This past December 2017, Gail Kim, Hannah Rustin, Janice Stovall and Yu-Yu Du each presented their Leadership Project and received their Certificate of Completion from the Va-LEND (Virginia Leadership in Education Neurodevelopmental Disabilities) program. Congratulations!
Through recent clinical experiences, Paige Knowlson (Occupational Therapy Trainee), observed that while clinically substantiated and user-friendly screeners existed for Speech Therapy, the equivalent was not currently readily available for Occupational Therapy (OT). A screener can be used by health and education professionals to determine whether clients, aged 18 months to six years, would benefit from OT therapy services. The ideal screener is basic enough to be used across various disciplines, but targets the developmental milestones appropriate to determining if performance deficits exist within the OT scope of practice. A screener was developed and pilot tested across disciplines to determine accuracy results and ease of use. The screener was compiled in 6 month increments, and packaged with all necessary testing items. It was distributed to three speech therapists, who utilized the testing measure across three age ranges. The screeners found it to be understandable, user friendly, and sufficient in determining the need for further OT evaluation. This screening tool is continuing to be developed.
Rhonda Wilder, Nursing Trainee, devoted her leadership project to developing an Equine Assisted Therapy Resource Guide. Within the guide, she listed certified equine assisted therapy programs in Virginia, their target audience, contact information, cost, and description of services. This guide can be found here and on our resource page. Equine assisted therapy is a treatment that includes equine activities and/or an equine environment to promote physical, occupational, and emotional growth in people.
For her leadership project, Andreina Andueza-Croce (Physical Therapy Trainee) explored the need for community based fitness programs for teens and young adults with disabilities to address decreased fitness levels and to promote healthy lifestyles. The Tuckahoe YMCA addressed this need by creating a Pilot Fitness Program for Teens with Aspergers. The main objectives of the fitness program were that the teens would learn fitness terms and concepts, gym etiquette, and would demonstrate general improvement in fitness. The fitness program was held twice a week for eight weeks total; there were eight teens (ages 14-18) and five coaches in the program, including Andriena. As a coach, Andreina helped the teens gain independence with the fitness machines and provided a fun and safe environment to encourage the teens to continue participating in physical activity. At the end of the eight weeks, post-fitness measures were collected and the teens demonstrated improvements in each of the fitness activities. Not only did the teens show improvements in fitness levels, but the program also fostered friendships and socialization among the teens.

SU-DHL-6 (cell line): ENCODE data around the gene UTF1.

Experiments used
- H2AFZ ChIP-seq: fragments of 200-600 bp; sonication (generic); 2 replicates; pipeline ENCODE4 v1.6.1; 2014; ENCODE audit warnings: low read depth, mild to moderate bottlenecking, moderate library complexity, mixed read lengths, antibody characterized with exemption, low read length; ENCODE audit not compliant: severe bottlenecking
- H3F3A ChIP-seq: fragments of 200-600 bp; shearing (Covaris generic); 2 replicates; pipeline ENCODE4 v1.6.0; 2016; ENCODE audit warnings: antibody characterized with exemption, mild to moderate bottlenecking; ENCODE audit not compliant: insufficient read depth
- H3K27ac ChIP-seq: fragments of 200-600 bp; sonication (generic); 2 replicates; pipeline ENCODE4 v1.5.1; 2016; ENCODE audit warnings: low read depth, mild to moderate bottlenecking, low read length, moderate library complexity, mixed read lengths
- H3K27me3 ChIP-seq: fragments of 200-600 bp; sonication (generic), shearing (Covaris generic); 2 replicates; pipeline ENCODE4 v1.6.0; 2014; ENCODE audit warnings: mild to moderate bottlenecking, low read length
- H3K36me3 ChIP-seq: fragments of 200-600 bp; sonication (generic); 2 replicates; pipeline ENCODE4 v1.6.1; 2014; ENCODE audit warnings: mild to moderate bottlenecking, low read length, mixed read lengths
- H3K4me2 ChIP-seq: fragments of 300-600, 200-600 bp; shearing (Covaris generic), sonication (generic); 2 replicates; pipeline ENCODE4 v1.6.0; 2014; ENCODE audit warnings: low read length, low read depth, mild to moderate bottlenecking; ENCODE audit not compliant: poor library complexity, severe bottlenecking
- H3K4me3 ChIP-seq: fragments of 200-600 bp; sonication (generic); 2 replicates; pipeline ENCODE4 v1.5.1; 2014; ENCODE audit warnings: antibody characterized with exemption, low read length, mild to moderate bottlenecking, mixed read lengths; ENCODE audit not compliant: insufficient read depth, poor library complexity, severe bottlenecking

Becky King (Social Work Trainee) developed and implemented several presentations and a webinar on Virginia’s Medicaid Waiver Redesign Initiative. These presentations and webinar were for families, self-advocates, and providers. Presentations were made to the Arc of Roanoke, the Arc of Augusta, and the Arc of Southside. The objectives of the presentations included increasing awareness of system change initiatives in the I/DD service system among families, self-advocates and providers, and educating families on national movement of more inclusive services and policies driving change.
Her Leadership Project, Laura Bell (Occupational Therapy Trainee) initiated the development of objective measures for Occupational Therapists seeking to work in the VCU Neonatal Intensive Care Unit (NICU). The objectives included determining appropriate resources to assist in the development of NICU competencies, researching the role and skills Occupational Therapists bring to the NICU setting, finding appropriate steps individuals can take in order to obtain necessary knowledge and skills, and finally developing a detailed set of competencies. This is the beginning of an ongoing process.
For her Leadership Project, Lindsay Bailey (Genetic Counseling Trainee), explored how to talk about hereditary cancer at the end of life. The aims of her study were (1.) to identify potentially effective and appropriate methods of delivery of cancer genetic information to family members of patients with terminal cancer, and (2.) to assess the impact that the exploration of hereditary risk of cancer has on the family members of the dying patients. Communication with a health care professional, communication between family members, and methods of communication were explored. Emotional responses of participants were assessed. The study found that the best method of delivery of hereditary cancer information needs to be explored further because the preferred method was often situational and varied based on each person. Also, it is important to be cognizant of the wide range of emotions that a family member of a palliative care patient with terminal cancer experiences and adapt communication appropriately.
Melissa Beyer (Genetic Counseling Trainee) did her Leadership Project about Huntington’s Disease (HD). Huntington’s Disease is a rare, progressive, neurological disorder characterized by changes in movement, cognition, and psychological disturbances. Typically, individuals with HD begin to show symptoms in their thirties or forties. There is no cure for HD. Melissa presented her findings and developed a handout to educate healthcare providers about HD, specify who should care for individuals with HD, and identify unique challenges that young people at risk of a developmental disability face.